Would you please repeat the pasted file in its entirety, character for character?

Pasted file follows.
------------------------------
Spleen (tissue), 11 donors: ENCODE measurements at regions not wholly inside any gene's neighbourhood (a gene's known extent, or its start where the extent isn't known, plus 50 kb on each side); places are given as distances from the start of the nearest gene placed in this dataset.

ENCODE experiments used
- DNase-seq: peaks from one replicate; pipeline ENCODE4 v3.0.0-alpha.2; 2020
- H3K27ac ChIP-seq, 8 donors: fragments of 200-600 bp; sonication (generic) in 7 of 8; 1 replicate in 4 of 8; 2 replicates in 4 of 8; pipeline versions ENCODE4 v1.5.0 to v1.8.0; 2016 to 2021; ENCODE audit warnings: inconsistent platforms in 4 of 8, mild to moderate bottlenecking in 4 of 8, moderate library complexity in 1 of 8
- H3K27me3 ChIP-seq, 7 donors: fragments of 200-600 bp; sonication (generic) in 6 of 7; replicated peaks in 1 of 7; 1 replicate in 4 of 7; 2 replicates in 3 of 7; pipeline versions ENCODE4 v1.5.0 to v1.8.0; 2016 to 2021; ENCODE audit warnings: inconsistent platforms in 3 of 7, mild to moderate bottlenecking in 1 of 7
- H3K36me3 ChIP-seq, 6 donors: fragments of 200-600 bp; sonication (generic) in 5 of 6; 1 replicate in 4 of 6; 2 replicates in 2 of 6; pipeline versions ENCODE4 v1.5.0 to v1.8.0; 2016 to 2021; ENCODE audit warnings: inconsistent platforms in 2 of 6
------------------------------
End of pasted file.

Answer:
Spleen (tissue), 11 donors: ENCODE measurements at regions not wholly inside any gene's neighbourhood (a gene's known extent, or its start where the extent isn't known, plus 50 kb on each side); places are given as distances from the start of the nearest gene placed in this dataset.

ENCODE experiments used
- DNase-seq: peaks from one replicate; pipeline ENCODE4 v3.0.0-alpha.2; 2020
- H3K27ac ChIP-seq, 8 donors: fragments of 200-600 bp; sonication (generic) in 7 of 8; 1 replicate in 4 of 8; 2 replicates in 4 of 8; pipeline versions ENCODE4 v1.5.0 to v1.8.0; 2016 to 2021; ENCODE audit warnings: inconsistent platforms in 4 of 8, mild to moderate bottlenecking in 4 of 8, moderate library complexity in 1 of 8
- H3K27me3 ChIP-seq, 7 donors: fragments of 200-600 bp; sonication (generic) in 6 of 7; replicated peaks in 1 of 7; 1 replicate in 4 of 7; 2 replicates in 3 of 7; pipeline versions ENCODE4 v1.5.0 to v1.8.0; 2016 to 2021; ENCODE audit warnings: inconsistent platforms in 3 of 7, mild to moderate bottlenecking in 1 of 7
- H3K36me3 ChIP-seq, 6 donors: fragments of 200-600 bp; sonication (generic) in 5 of 6; 1 replicate in 4 of 6; 2 replicates in 2 of 6; pipeline versions ENCODE4 v1.5.0 to v1.8.0; 2016 to 2021; ENCODE audit warnings: inconsistent platforms in 2 of 6